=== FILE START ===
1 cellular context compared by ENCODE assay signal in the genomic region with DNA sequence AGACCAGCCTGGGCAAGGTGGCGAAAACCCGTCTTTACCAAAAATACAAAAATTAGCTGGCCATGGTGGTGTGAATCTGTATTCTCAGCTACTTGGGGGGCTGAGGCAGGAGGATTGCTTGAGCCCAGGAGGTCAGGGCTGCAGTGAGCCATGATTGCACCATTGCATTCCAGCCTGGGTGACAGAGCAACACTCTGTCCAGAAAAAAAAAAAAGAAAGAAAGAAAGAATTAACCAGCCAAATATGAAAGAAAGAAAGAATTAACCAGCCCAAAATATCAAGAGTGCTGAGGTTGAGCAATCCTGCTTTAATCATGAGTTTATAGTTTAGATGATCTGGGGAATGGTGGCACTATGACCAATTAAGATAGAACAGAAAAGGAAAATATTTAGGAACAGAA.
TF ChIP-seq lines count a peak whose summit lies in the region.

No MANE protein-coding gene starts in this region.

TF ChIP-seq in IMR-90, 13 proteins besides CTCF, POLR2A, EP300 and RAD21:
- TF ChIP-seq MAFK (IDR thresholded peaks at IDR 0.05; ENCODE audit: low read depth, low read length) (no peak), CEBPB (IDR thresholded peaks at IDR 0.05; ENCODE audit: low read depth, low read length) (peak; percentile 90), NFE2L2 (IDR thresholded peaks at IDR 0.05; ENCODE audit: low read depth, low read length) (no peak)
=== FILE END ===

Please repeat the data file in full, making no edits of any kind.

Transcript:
1 cellular context compared by ENCODE assay signal in the genomic region with DNA sequence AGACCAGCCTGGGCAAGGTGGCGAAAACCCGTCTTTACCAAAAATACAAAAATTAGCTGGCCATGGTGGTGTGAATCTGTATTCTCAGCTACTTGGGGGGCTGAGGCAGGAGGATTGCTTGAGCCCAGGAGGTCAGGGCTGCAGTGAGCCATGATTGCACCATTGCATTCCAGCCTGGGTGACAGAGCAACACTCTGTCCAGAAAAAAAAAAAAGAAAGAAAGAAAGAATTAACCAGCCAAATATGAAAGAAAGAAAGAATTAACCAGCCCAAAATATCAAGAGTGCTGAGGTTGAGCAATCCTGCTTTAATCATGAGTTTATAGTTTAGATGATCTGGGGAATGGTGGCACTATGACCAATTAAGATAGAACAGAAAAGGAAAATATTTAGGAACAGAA.
TF ChIP-seq lines count a peak whose summit lies in the region.

No MANE protein-coding gene starts in this region.

TF ChIP-seq in IMR-90, 13 proteins besides CTCF, POLR2A, EP300 and RAD21:
- TF ChIP-seq MAFK (IDR thresholded peaks at IDR 0.05; ENCODE audit: low read depth, low read length) (no peak), CEBPB (IDR thresholded peaks at IDR 0.05; ENCODE audit: low read depth, low read length) (peak; percentile 90), NFE2L2 (IDR thresholded peaks at IDR 0.05; ENCODE audit: low read depth, low read length) (no peak)